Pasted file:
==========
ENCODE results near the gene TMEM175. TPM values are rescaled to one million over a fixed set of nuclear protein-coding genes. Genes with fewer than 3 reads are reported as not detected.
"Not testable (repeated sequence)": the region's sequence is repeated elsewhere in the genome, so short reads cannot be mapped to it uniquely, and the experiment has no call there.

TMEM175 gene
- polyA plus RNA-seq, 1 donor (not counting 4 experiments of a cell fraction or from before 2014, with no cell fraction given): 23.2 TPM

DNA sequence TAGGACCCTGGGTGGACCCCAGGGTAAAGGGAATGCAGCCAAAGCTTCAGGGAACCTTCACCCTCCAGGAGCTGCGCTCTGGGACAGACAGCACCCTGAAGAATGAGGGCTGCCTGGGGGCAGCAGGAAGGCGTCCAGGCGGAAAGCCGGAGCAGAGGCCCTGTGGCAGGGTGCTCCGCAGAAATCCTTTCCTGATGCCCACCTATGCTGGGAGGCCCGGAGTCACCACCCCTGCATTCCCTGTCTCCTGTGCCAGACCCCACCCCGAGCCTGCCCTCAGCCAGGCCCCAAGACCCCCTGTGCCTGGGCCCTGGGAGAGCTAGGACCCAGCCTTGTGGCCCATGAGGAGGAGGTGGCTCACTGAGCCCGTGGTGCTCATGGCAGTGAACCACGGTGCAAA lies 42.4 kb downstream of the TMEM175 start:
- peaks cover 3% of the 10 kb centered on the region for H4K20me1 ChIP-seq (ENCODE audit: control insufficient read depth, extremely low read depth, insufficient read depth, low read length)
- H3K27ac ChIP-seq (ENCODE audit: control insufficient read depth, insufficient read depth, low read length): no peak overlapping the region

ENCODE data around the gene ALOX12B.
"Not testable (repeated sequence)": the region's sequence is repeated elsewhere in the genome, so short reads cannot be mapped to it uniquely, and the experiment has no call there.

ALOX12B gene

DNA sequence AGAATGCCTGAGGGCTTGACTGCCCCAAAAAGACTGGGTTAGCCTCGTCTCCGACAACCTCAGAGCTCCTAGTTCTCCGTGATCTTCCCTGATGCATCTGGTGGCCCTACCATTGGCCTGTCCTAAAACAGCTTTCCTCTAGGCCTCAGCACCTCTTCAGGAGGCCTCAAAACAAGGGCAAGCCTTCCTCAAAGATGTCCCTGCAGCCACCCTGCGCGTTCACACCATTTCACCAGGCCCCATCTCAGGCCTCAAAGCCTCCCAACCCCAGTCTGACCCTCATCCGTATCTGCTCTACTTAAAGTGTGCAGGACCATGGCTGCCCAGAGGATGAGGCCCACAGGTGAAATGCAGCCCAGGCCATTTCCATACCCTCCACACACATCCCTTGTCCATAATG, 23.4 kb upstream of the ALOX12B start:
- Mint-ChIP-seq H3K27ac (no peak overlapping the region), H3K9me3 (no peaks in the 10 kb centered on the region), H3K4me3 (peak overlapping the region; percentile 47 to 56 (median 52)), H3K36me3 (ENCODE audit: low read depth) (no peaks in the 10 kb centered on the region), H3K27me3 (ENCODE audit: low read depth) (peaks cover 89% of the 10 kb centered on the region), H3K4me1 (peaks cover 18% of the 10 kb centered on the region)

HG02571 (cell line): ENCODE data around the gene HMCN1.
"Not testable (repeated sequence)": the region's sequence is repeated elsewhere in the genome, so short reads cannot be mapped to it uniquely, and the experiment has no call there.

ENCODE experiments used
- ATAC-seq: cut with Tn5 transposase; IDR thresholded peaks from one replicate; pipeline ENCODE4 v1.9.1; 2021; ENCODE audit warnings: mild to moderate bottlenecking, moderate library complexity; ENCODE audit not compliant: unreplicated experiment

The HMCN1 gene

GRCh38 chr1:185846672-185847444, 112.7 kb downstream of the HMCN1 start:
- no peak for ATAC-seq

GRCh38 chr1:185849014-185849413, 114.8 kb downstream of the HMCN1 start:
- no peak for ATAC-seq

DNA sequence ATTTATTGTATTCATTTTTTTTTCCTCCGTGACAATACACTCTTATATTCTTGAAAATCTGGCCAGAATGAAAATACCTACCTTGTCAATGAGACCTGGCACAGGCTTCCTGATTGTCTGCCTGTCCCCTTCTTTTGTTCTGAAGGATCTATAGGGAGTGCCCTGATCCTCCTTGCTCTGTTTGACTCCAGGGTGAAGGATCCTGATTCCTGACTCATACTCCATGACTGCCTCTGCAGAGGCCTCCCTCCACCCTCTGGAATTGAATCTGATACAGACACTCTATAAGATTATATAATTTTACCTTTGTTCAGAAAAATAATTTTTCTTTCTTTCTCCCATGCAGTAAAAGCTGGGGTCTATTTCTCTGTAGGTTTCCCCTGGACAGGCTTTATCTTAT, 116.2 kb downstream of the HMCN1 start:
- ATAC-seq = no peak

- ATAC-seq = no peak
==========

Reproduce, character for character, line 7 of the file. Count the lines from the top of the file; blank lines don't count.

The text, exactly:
- H3K27ac ChIP-seq (ENCODE audit: control insufficient read depth, insufficient read depth, low read length): no peak overlapping the region